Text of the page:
Tag Archive: wellbeing

Noise, the “ignored pollutant.”

“The sonic backdrop to our lives is increasingly one of unwanted technospheric noise,” writes Paul Mobbs for the Ecologist.  Mobbs, an independent environmental researcher and author, explores the sounds of nature and the toll that noise takes “on our health, wellbeing and quality of life.”  He writes about a ritual he has engaged in from since before his teens, where a few times a year he goes for a walk “well before the dawn, in order to listen to the ‘dawn chorus.'” “Over that period,” notes Mobbs, “there’s been one inescapable change in the countryside around my home town of Banbury – noise.”

On his recent walk, Mobbs’ objective was to reach Salt Way, an old Roman salt route fringing the south-western quadrant of Banbury. “Due to its age Salt Way has exceptionally dense, wide and species-rich ancient hedgerows which demarcate it from the surrounding fields,” which Mobbs asserts is “[p]erfect for listening to birds.” Except that morning a slight breeze was wafting the sound of a large motorway that was over 2 1/2 miles away.  Reflecting on this walk, Mobbs examines lost tranquility and noise as a nuisance, and introduces us to ecopsychology as he ponders “the fundamental psychological human dependence upon the natural environment.”  It’s a fascinating piece that really should be read in its entirety.  Click the first link to do that.

 

The war against leaf blowers inches forward:

As another California city mulls ban on blowers of all types.  No doubt some people may wonder why others dedicate time and energy fighting something that seems fairly innocuous, at best, and merely annoying, at worst.  But leaf blowers are not just an annoyance.  Quiet Communities, a nonprofit organization dedicated to protecting our health, environment, and quality of life from the excessive use of industrial outdoor maintenance equipment, has documented the substantial health hazard leaf blowers pose to the health of the operator, those in the vicinity of the activity, and even our pets, too.

So hearing that Ojai, California is considering banning all blowers, both gas-powered and battery-powered, is encouraging.  And yes, there will be push back, but in the end the only reason not to ban leaf blowers is that the alternatives are more expensive.  A fact that is only true if you only consider the additional labor cost and ignore the savings to health and wellbeing.

What’s wrong with a noisy world?

For one very thoughtful answer read Olivia Parker’s article, “‘In Pursuit of Silence’: the film that says we need more quiet in our lives.”

Parker’s article starts with her review of “In the Pursuit of Silence,” a new film about the impact of noise on our lives and the movement to bring silence back into our everyday world.  She finds the film “both calming and jarring to watch.”  It “opens with near-silence,” she states, “four minutes and 33 seconds of it, to be precise, in honour of John Cage’s experimental composition 4’33, in which performers sit in silence for that length of time.”  The film then combines “30-second-long static camera shots of scenes and their sounds – a tree in a field, a petrol station at night, a motorway – with interviews with people involved in the consideration of sound and silence all over the world.”  Parker notes that it is “the first major film to be made about noise pollution – and for those who have been calling for a quiet revolution for years, it’s a much-needed step towards a more sound-balanced world.”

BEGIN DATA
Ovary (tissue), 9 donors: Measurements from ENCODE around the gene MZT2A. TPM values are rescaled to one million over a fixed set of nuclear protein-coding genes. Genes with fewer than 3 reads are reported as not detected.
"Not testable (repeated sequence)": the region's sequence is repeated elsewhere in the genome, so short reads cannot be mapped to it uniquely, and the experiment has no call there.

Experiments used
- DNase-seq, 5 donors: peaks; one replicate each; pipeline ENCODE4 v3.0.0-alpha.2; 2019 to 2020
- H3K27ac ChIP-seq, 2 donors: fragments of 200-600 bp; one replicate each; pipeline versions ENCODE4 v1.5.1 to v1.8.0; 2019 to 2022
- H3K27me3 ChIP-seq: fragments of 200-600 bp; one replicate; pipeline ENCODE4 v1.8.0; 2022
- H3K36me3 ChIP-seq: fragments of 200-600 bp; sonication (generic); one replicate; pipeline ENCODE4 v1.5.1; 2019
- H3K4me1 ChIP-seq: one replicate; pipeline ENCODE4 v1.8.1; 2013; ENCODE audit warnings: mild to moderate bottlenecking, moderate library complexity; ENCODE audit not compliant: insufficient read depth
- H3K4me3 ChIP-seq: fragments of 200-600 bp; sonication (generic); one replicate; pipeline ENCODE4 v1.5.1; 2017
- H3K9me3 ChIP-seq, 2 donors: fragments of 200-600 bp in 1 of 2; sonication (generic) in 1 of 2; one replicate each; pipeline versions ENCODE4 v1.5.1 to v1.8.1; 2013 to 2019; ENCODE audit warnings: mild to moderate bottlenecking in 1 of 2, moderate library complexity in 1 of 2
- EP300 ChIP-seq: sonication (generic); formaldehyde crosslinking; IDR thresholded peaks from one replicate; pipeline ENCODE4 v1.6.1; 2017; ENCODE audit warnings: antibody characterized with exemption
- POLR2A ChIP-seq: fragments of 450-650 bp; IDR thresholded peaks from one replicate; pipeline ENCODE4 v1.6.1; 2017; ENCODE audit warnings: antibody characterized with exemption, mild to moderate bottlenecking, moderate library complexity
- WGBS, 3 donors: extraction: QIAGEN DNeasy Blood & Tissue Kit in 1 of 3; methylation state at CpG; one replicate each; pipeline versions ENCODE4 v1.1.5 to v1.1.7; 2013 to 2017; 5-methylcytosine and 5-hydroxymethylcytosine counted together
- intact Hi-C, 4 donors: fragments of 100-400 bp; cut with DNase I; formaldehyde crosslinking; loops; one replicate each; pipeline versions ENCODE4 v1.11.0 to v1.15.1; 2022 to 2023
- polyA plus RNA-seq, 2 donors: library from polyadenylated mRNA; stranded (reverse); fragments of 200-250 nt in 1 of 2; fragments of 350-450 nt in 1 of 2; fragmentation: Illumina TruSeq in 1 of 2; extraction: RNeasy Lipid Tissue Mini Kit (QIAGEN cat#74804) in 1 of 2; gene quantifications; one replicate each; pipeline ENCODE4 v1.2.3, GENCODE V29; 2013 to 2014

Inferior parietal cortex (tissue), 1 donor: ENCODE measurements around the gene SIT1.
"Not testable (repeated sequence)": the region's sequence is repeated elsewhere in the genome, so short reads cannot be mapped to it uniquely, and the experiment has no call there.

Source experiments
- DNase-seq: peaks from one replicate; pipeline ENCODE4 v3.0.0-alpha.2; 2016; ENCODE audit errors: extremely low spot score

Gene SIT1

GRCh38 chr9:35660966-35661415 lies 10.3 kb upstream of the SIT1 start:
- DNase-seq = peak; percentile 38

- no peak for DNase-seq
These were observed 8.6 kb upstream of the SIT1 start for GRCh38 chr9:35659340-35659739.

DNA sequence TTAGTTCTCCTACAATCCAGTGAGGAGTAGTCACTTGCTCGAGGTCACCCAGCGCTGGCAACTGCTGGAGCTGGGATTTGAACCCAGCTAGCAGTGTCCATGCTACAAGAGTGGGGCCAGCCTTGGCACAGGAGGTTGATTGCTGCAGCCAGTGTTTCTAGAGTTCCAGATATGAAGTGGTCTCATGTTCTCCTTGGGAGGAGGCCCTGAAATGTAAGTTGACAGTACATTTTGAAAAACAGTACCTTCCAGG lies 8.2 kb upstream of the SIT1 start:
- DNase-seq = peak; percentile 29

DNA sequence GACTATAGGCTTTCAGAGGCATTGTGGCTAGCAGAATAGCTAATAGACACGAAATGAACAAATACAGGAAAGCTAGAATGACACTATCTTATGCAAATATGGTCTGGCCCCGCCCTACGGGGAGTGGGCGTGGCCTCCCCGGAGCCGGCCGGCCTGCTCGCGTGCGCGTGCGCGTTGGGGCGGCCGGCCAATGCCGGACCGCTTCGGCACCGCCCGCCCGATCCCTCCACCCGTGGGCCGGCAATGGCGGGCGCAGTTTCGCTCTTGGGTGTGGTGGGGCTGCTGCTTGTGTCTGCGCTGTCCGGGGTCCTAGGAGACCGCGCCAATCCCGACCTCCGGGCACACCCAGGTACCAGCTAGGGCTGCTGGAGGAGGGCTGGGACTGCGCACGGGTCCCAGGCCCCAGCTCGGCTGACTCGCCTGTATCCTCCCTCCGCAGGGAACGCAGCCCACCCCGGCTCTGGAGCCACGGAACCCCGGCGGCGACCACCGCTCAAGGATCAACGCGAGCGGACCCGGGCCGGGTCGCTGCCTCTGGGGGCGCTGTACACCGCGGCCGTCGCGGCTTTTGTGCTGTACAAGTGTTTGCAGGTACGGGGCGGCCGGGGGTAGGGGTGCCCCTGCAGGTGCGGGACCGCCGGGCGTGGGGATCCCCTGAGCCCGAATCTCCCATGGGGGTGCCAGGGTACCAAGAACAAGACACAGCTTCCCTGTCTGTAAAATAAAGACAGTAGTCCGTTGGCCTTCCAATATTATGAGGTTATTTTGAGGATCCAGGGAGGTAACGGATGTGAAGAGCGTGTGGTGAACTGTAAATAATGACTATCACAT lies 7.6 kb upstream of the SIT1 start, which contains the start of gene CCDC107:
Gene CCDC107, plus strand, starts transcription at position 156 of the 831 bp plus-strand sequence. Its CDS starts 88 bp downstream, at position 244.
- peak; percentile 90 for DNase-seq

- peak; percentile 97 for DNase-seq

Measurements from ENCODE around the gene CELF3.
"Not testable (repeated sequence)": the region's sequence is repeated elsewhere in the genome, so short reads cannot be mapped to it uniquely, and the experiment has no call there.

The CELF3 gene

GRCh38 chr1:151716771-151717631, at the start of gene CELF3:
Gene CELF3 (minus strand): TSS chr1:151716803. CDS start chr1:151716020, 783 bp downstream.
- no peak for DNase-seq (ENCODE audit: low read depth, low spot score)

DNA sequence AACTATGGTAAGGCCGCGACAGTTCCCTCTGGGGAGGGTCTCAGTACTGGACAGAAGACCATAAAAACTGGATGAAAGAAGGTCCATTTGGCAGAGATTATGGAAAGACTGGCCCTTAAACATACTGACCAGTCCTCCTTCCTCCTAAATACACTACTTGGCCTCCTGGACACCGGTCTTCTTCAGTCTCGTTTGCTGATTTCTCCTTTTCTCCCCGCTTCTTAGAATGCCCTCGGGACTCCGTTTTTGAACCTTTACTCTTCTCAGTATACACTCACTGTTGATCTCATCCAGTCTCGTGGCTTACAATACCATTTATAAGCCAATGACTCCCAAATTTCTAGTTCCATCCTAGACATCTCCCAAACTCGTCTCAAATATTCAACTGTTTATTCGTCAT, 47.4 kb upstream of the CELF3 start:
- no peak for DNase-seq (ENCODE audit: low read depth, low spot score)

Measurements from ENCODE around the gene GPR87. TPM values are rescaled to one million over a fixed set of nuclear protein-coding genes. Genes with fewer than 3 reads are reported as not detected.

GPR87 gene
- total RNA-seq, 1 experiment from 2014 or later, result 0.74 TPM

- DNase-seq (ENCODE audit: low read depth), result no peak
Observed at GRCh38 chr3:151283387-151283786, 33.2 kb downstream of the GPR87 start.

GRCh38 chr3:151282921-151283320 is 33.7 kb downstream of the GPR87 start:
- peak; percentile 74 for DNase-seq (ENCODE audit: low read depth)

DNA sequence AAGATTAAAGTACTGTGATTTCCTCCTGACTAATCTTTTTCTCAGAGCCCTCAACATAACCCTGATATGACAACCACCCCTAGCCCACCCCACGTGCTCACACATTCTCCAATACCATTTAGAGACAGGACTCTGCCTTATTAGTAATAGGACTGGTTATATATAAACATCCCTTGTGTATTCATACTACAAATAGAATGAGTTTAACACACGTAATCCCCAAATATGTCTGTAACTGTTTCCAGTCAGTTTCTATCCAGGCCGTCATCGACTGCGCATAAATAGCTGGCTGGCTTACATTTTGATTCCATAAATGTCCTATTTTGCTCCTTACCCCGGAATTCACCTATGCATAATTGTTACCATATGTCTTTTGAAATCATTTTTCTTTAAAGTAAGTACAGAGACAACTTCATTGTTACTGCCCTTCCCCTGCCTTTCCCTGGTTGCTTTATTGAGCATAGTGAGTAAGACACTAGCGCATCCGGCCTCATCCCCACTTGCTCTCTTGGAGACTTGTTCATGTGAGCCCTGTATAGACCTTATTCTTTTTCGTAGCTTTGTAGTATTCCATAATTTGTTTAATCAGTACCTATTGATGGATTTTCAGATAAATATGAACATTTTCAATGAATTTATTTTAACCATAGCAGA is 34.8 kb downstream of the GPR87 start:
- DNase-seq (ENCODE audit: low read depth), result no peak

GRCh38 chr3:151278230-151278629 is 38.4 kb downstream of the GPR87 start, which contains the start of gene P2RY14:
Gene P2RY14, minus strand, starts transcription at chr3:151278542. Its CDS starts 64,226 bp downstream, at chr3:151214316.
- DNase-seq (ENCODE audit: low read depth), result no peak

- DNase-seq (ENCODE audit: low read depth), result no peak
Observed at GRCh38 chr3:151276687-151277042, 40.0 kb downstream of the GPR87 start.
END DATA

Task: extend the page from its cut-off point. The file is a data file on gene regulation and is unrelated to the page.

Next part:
Parker’s review acts as a conversation opener to a deeper exploration of the pervasiveness and dangerousness of noise and the healing power of silence.  The query “how noisy are we now” is followed by a litany of aural abuses, focusing mainly on unavoidable transportation sounds–noise from airplanes, street traffic, and the Tube–but addng that respite cannot be had by ducking into a nearby restaurant for a nosh and some peace.  Parker looks at the consequences of living in a noisy world and they are not good.  She catalogs noise’s negative affect on one’s spirit, mood, ability to learn, and wellbeing.

The focus on our noisy world is followed with a look at the benefits of quiet, examining how it calms, increases productivity, and may even help our brains grow.  Parker concludes by examining how we can get more silence in our lives, highlighting the work of Quiet Mark, a UK company that “awards a badge of “quality” to brands that meet particular sound requirements,” and reviewing eight everyday appliances that have been awarded Quiet Marks.

The world could be a quieter place, we learn, if only all designers considered noise avoidance as important as durability, efficiency, or style.

There’s so much more in this article, so click the link to read it all.

LInk via Antonella Radicchi @firenzesoundmap.

 

An audiologist explains why noise is much more than a mere annoyance.

In “Why City Noise Is a Serious Health Hazard,” Eric Jaffe writes about noise in New York City.  His piece extensively quotes Craig Kasper, chief audiologist at New York Hearing Doctors, who notes how persistent noise complaints have been, citing a 1905 headline in the Times claiming New York to be “the noisiest city on earth.”  Kasper also discusses all of the ways in which noise adversely affects health and wellbeing (e.g., loss of sleep, anxiety, cardiovascular difficulties, etc.), adding that his patients “complain of loud restaurants the most.”  Oddly, this otherwise thoughtful piece concludes with Kasper stating that “noise adds to the charm of New York—and, really, any big city.”  It’s hard to accept that something as potentially damaging as noise can be described as charming.  Still, this short piece is worth a read.